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There are things we often see in Scripture that cause us question. One of those is in 1 Corinthians 15:29, which says, “Otherwise what will they do who are being baptized for the dead? If the dead are not raised at all, then why are people baptized for them?”
Is it really possible for someone to be baptized on behalf of someone who is dead? For our purposes in answering this question, we will do a simple exegesis of 1 Corinthians 15:20-32.
But now Christ has been raised from the dead, the firstfruits of those who have fallen asleep.
Paul raises the question of his audience in Corinth. Is the resurrection of the dead a real thing? Will we truly be raised in the end? His answer is simple, but he expounds on it. Christ was raised from the dead. So, those in Christ will be raised with Him. He is the firstfruits of those who have died.
For since death came through a man, the resurrection of the dead also comes through a man. For as in Adam all die, so also in Christ all will be made alive.
God’s grand design is that His people will be with Him forever. Through the sin of Adam, the consequence was death. Through the redeeming and atoning sacrifice of Christ, the gift is eternal life.
But each in his own order: Christ, the firstfruits; afterward, at His coming, those who belong to Christ.
Those who belong to Christ in salvation, then, will follow Christ into the resurrected state. This is a gift given only to those who belong to Christ in this way.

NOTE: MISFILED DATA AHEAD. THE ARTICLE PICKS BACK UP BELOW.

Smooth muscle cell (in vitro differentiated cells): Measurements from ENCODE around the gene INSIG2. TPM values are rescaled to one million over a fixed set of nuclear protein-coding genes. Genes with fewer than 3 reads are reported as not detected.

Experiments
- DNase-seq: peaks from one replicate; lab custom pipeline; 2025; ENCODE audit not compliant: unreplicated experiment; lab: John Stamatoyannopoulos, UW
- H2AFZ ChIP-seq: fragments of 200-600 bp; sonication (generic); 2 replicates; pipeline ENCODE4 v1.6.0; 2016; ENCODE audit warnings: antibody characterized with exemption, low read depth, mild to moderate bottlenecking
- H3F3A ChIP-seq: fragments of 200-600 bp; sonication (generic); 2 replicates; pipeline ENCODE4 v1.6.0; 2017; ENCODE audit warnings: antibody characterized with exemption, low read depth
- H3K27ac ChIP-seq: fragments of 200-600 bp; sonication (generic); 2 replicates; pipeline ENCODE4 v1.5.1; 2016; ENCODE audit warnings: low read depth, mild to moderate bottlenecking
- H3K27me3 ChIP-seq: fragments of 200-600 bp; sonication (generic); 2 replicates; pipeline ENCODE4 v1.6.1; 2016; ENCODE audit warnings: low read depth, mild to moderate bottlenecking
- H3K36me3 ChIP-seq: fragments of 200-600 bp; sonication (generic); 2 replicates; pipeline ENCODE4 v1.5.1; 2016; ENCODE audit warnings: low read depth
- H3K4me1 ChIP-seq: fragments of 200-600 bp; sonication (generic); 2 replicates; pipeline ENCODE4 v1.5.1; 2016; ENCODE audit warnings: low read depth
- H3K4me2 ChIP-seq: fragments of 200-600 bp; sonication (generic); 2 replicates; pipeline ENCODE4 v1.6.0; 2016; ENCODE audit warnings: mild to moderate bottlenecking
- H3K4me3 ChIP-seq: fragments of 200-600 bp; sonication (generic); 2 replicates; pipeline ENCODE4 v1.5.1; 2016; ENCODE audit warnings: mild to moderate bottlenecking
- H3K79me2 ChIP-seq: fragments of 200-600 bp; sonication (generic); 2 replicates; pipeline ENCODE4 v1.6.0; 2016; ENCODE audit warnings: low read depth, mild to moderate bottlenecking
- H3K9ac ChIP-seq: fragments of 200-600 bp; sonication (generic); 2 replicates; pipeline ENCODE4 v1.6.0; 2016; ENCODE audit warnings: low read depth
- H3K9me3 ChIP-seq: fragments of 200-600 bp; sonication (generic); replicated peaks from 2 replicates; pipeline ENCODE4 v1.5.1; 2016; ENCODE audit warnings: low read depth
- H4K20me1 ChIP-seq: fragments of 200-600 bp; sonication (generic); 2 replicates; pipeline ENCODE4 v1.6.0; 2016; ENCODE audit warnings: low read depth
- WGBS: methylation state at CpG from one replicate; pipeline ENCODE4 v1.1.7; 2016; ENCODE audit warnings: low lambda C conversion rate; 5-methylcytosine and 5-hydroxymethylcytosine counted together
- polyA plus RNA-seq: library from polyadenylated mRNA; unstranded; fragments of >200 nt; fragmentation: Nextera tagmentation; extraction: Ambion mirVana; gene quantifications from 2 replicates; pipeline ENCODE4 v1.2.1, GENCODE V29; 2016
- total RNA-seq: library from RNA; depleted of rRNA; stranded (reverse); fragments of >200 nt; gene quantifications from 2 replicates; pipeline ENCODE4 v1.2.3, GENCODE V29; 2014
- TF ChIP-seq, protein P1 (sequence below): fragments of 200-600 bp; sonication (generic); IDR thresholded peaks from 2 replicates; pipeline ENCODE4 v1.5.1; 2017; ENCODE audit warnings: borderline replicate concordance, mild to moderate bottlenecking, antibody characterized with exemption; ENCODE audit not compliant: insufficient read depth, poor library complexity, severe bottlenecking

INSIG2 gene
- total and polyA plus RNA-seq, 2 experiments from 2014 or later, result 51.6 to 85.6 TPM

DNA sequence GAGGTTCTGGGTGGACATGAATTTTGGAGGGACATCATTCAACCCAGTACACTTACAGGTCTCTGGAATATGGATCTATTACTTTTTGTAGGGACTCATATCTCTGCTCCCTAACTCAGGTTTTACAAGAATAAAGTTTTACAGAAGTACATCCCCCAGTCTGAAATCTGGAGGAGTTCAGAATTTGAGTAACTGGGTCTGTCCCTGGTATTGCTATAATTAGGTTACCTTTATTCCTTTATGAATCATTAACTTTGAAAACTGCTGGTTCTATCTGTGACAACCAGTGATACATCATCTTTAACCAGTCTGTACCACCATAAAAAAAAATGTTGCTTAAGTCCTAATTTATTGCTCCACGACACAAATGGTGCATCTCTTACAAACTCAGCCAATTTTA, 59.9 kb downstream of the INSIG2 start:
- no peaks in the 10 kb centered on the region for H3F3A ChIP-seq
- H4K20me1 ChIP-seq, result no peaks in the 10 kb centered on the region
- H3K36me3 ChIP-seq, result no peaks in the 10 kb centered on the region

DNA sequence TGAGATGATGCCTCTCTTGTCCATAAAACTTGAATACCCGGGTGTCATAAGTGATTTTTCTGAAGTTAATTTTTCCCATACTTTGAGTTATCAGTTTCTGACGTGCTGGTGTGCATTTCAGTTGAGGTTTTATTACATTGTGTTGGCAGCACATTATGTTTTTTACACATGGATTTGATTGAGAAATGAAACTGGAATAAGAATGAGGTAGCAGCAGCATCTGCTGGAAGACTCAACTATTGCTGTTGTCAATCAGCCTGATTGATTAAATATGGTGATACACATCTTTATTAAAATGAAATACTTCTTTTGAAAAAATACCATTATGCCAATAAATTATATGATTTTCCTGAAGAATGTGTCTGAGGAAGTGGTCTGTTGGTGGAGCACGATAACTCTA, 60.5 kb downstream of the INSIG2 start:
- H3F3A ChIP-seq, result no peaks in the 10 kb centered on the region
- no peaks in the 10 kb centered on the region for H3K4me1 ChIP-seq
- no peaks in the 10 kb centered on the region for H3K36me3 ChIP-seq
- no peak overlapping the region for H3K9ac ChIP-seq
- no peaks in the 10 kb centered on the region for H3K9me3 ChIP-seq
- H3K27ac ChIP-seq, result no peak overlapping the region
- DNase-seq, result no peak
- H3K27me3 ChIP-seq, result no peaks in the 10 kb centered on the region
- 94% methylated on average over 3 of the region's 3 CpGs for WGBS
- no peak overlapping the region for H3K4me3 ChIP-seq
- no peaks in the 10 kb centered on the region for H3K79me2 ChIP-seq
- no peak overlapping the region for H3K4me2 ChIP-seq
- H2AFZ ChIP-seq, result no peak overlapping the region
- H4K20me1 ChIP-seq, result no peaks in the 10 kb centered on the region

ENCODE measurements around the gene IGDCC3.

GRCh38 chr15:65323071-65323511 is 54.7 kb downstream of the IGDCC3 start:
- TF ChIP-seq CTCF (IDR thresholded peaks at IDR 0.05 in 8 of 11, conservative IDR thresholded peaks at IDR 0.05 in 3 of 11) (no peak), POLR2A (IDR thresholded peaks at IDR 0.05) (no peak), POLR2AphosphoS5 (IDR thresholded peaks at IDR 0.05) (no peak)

Then comes the end, when He hands over the kingdom to God the Father, when He abolishes all rule and all authority and power. For He must reign until He puts all His enemies under His feet. The last enemy to be abolished is death.
Thee is an interesting dynamic, here, as Paul is considering the authority of the Father as compared with the Authority of the Son. It’s easy to get lost trying to figure that out. God the Father is sovereign, and God the Son is Lord. Paul’s point is that Christ has authority to defeat all of His enemies. Death is the enemy of Christ and Christ defeated death in His own resurrection and will finally conquer death in the end.
For God has put everything under His feet. But when it says “everything” is put under Him, it is obvious that He who puts everything under Him is the exception. And when everything is subject to Christ, then the Son Himself will also be subject to the One who subjected everything to Him, so that God may be all in all. Otherwise what will they do who are being baptized for the dead? If the dead are not raised at all, then why are people baptized for them?
In Corinth, there was a religious practice in which the very people who questioned the resurrection were baptizing others on behalf of the dead. In context, then, this verse does not grant that one can be baptized on behalf of someone who is dead. It was already stated that only those who belong to Christ can follow Christ into the resurrection. This is a rhetorical element in Paul’s argument used to point out the contradictions present in the midst of the Corinthians.
Why are we in danger every hour? I affirm by the pride in you that I have in Christ Jesus our Lord: I die every day! If I fought wild animals in Ephesus with only human hope, what good did that do me? If the dead are not raised, Let us eat and drink, for tomorrow we die.
If the dead are not raised, there is no point in any religious practice. The only reason we have to practice religion is if we believe that there will be a resurrection of the dead. So, this passage of Scripture is not about baptism, but about the reality of the resurrection in Christ. Christ alone has the authority to grant such a resurrection, so it would follow that no one can be baptized on someone else’s behalf.